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By #TEAMVIVIENNE
brats@thestar.com.my

DAVID Chiang has come a long way since starting out at as a waiter at one of Johor Baru’s most famous kopitiams, Restoran Hua Mui, in 1969.

Hua Mui, which has been around since 1946, was initially an ordinary kopitiam. Today, David, 61, owns the business and with his son Jeremy, 34, has added two more outlets, in Skudai and Taman Mount Austin, Johor.

David (standing) often chats with his regulars. Ali Wahab, 58, (left) has been going to Restoran Hua Mui for over 40 years and likes that it has kept its old-school kopitiam look.

David (standing) often chats with his regulars. Ali Wahab, 58, (left) has been going to Restoran Hua Mui for over 40 years and likes that it has kept its old-school kopitiam look.

But David’s career wasn’t always so promising. He got his start at Hua Mui when he was just 15, following the death of his father.

“After my father passed away, my family became even poorer. So, I had to help my mother support my brothers and sisters,” he said. “I remember those days the restaurant closed at 12am, so a few other workers and I would sleep on the tables, so we could open on time at 6.30am. But I was very happy to have a job.”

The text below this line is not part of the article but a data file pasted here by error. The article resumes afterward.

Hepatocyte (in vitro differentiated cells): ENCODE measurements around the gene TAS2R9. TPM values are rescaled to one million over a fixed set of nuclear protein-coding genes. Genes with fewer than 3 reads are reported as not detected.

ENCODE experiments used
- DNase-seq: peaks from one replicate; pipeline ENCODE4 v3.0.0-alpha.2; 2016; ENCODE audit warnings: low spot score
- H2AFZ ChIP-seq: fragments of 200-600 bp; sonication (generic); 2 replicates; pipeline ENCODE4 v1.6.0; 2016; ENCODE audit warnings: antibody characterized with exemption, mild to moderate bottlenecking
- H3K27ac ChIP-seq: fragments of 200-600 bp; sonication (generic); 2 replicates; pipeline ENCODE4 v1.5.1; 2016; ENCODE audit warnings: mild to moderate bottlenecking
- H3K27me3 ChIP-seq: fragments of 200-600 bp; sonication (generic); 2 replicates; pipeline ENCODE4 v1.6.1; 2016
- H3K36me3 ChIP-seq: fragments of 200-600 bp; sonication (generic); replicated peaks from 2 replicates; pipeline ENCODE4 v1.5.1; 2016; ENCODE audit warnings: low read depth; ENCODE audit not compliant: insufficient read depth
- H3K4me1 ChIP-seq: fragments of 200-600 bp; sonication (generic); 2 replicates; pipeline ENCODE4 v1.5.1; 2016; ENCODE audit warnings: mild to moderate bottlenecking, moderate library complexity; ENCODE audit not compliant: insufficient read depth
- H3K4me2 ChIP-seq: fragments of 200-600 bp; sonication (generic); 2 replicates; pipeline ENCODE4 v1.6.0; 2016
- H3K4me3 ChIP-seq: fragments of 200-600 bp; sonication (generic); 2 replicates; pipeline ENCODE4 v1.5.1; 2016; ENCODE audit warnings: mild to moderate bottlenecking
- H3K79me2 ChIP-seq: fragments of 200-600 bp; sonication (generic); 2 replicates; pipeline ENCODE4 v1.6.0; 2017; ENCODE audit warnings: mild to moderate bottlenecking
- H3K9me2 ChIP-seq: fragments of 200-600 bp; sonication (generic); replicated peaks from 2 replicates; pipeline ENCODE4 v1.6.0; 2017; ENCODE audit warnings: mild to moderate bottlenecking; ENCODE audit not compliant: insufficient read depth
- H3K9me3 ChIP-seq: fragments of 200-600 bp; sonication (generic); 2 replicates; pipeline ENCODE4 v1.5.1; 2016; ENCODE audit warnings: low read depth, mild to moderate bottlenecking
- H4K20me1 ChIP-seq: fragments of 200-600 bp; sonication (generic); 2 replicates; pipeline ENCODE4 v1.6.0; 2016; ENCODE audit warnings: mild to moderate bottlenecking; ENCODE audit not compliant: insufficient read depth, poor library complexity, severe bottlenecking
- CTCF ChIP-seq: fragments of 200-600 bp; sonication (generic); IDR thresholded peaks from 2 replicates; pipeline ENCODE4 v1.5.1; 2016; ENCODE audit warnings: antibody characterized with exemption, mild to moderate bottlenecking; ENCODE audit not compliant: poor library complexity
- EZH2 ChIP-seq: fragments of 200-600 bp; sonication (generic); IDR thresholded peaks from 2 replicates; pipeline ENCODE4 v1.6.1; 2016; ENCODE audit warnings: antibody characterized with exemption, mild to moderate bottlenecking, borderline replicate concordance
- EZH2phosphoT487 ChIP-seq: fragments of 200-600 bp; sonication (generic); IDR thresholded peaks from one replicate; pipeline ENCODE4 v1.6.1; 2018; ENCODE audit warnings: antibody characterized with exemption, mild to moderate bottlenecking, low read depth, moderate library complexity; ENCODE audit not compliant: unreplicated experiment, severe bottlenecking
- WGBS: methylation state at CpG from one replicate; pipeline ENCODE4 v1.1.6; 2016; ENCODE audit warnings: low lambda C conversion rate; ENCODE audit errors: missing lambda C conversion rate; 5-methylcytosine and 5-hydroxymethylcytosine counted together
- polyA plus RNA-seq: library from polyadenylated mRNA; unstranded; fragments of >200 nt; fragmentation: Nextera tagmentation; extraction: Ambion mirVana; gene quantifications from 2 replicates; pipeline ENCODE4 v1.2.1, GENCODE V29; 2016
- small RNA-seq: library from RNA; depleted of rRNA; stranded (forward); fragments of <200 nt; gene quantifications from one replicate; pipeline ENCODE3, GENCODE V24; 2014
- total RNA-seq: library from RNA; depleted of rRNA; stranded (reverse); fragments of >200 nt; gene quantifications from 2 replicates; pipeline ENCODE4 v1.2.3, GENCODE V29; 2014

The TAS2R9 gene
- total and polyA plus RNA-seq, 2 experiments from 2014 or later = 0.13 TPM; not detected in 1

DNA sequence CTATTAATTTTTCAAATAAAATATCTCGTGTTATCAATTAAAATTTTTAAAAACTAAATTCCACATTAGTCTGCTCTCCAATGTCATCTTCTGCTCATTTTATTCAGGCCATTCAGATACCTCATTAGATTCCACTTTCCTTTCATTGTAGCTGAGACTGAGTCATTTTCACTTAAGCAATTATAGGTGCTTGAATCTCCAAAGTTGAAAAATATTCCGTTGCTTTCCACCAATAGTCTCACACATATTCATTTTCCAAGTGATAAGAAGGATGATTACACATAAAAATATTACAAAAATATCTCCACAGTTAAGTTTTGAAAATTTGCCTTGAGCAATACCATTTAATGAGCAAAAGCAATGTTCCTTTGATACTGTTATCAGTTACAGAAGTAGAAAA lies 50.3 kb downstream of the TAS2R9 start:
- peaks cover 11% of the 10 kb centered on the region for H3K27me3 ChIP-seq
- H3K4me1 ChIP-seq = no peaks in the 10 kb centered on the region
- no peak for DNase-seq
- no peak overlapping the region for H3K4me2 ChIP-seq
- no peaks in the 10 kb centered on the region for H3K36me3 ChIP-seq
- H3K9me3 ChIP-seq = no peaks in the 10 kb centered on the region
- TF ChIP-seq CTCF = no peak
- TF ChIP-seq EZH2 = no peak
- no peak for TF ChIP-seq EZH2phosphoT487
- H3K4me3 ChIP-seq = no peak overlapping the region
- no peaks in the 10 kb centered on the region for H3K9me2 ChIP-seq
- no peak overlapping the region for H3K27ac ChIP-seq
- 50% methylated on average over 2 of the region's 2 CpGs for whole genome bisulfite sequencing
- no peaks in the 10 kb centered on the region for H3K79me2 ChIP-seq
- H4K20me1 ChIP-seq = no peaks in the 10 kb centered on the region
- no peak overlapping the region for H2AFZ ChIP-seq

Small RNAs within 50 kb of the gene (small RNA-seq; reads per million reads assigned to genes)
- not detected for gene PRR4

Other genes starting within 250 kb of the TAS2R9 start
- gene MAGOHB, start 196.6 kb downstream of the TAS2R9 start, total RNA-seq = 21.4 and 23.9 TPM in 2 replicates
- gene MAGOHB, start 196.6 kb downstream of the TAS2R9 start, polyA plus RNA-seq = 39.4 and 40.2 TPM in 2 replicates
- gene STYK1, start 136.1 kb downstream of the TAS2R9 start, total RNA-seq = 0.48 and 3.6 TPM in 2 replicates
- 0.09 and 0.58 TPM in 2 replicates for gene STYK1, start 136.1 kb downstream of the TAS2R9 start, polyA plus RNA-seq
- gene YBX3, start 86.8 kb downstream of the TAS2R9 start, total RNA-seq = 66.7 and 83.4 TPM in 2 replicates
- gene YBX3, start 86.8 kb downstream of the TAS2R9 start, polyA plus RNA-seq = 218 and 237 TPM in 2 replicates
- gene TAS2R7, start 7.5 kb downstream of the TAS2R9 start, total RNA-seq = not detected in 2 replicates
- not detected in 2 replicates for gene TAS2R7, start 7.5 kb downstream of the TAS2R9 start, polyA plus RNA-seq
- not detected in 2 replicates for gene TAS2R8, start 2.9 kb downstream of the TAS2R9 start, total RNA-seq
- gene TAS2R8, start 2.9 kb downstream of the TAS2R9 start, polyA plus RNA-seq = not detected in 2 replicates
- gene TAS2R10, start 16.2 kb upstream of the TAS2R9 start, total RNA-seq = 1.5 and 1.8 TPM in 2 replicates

At the same time, David started saving and making small investments to the business.

In 2001, he became the owner of Hua Mui. As the new boss, David decided to preserve the historic look and atmosphere of the place – including the restaurant’s famous pulley which allows staff to quickly hoist food from the kitchen downstairs to the charming dining area upstairs.

“The pulley has been around since I started working here. And you can only find it in this outlet, not the ones in Skudai and Mount Austin,” he said.

David Chiang demonstrates how the workers at Restoran Hua Mui use the pulley system to bring food up from the kitchen to the second floor.According to David, this system has been around since day one.

David Chiang demonstrates how the workers at Restoran Hua Mui use the pulley system to bring food up from the kitchen to the second floor.According to David, this system has been around since day one.

Another thing that was retained was the charcoal grill used to toast bread. According to David, Hua Mui is known for its toast, which tastes different from the other kopitiams that use electric or gas toasters.

And customers – old and young – love the old-school vibe of the restaurant. After all, Hua Mui is one of the oldest kopitiams in town.
David said that over the years, it has become a place for families to come together and enjoy Hua Mui’s famous food, like the signature yee mee, fried rice and mee mamak.

Hua Mui’s older customers also seem to like just hanging out at the place, faithfully turning up for breakfast every morning and only leaving in the evening.

With the increase in customers, it is only natural that Hua Mui has expanded its menu, which now includes Western food like grilled lamb chops and fish and chips, and a wider variety of local food and snacks.

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